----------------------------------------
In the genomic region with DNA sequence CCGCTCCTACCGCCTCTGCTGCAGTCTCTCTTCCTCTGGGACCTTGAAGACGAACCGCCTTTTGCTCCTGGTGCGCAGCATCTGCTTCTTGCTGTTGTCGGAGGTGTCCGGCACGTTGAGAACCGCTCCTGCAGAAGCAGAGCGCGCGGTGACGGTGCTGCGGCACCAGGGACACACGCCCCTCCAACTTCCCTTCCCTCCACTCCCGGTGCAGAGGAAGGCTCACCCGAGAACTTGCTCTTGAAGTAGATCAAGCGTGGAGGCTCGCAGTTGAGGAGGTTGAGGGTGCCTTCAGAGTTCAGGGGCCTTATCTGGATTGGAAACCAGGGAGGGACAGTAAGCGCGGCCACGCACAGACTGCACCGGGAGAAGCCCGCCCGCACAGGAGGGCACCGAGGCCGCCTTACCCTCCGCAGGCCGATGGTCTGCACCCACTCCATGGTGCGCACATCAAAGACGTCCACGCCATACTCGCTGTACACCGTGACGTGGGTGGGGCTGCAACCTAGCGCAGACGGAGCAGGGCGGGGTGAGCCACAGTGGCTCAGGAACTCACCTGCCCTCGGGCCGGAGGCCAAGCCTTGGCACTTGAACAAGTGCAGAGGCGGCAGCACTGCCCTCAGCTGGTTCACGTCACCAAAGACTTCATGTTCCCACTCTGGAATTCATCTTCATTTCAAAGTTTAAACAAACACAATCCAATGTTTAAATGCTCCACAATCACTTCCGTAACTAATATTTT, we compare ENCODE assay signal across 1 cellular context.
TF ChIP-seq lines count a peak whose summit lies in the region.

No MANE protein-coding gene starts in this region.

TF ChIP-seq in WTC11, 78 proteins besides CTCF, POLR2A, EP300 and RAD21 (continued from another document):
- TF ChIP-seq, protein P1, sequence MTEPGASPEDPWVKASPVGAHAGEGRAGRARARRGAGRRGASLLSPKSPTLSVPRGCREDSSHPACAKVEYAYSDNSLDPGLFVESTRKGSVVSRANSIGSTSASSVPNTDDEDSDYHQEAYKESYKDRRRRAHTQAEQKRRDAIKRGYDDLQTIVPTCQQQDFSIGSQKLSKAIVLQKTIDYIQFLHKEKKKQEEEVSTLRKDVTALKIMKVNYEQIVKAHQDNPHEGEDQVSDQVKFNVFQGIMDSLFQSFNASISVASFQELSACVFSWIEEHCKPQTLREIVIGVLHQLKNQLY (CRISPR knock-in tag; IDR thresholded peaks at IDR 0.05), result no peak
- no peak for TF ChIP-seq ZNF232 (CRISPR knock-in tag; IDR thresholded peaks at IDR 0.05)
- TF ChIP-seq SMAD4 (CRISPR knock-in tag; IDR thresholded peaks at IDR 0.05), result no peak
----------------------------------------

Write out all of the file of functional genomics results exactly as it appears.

In the genomic region with DNA sequence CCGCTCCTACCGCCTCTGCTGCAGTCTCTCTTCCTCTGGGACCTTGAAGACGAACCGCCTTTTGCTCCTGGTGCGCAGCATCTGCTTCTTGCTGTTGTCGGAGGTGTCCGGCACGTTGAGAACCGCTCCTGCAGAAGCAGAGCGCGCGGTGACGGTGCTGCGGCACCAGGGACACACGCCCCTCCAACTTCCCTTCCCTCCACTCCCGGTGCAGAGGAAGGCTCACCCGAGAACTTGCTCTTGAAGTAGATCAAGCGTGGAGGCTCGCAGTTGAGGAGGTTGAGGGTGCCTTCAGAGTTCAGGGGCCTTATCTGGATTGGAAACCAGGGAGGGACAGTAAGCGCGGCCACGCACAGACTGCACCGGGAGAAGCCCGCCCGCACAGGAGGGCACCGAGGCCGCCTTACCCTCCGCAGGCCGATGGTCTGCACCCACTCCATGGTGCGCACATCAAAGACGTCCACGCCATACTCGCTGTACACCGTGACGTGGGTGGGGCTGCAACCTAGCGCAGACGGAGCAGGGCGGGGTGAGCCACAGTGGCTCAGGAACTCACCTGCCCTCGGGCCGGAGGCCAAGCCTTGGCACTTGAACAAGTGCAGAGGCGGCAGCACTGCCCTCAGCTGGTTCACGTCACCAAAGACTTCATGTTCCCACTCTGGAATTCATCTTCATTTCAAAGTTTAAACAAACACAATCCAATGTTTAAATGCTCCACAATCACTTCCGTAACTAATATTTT, we compare ENCODE assay signal across 1 cellular context.
TF ChIP-seq lines count a peak whose summit lies in the region.

No MANE protein-coding gene starts in this region.

TF ChIP-seq in WTC11, 78 proteins besides CTCF, POLR2A, EP300 and RAD21 (continued from another document):
- TF ChIP-seq, protein P1, sequence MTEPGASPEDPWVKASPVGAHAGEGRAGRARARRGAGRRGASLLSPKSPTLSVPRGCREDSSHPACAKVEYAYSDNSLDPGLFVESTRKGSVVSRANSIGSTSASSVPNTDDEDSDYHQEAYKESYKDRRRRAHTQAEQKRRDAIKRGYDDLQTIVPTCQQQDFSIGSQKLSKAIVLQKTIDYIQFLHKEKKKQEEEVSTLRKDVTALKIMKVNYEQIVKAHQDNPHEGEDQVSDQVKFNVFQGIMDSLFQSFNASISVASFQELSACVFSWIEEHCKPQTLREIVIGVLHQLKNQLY (CRISPR knock-in tag; IDR thresholded peaks at IDR 0.05), result no peak
- no peak for TF ChIP-seq ZNF232 (CRISPR knock-in tag; IDR thresholded peaks at IDR 0.05)
- TF ChIP-seq SMAD4 (CRISPR knock-in tag; IDR thresholded peaks at IDR 0.05), result no peak